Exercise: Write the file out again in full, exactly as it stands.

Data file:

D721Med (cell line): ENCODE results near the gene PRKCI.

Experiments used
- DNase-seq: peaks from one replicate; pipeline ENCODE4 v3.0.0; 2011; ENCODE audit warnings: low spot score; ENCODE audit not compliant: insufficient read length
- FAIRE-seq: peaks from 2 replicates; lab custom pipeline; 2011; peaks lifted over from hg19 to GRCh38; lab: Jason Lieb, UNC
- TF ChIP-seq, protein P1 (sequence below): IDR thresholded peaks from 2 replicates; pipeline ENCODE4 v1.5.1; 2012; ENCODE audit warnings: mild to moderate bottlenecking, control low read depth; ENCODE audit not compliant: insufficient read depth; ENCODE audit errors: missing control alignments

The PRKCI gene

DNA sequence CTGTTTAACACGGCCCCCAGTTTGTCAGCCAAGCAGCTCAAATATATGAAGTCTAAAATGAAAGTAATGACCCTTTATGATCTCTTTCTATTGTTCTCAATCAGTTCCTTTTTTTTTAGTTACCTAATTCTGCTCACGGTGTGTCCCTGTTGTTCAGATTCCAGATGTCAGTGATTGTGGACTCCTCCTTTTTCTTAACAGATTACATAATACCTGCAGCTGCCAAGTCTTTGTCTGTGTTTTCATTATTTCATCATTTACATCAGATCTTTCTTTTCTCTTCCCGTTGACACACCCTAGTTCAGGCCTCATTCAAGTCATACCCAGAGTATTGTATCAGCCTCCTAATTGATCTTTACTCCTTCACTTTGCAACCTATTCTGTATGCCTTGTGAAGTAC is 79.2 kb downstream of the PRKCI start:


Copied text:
D721Med (cell line): ENCODE results near the gene PRKCI.

Experiments used
- DNase-seq: peaks from one replicate; pipeline ENCODE4 v3.0.0; 2011; ENCODE audit warnings: low spot score; ENCODE audit not compliant: insufficient read length
- FAIRE-seq: peaks from 2 replicates; lab custom pipeline; 2011; peaks lifted over from hg19 to GRCh38; lab: Jason Lieb, UNC
- TF ChIP-seq, protein P1 (sequence below): IDR thresholded peaks from 2 replicates; pipeline ENCODE4 v1.5.1; 2012; ENCODE audit warnings: mild to moderate bottlenecking, control low read depth; ENCODE audit not compliant: insufficient read depth; ENCODE audit errors: missing control alignments

The PRKCI gene

DNA sequence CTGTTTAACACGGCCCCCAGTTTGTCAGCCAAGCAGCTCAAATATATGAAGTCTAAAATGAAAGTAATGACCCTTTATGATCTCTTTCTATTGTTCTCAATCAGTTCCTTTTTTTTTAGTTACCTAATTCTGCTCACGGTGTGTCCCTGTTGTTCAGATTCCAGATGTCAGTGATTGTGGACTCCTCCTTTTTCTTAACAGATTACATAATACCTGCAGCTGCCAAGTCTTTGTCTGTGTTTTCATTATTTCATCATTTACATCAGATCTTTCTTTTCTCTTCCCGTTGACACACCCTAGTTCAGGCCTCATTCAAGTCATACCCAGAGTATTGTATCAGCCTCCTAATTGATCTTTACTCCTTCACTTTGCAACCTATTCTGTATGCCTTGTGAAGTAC is 79.2 kb downstream of the PRKCI start: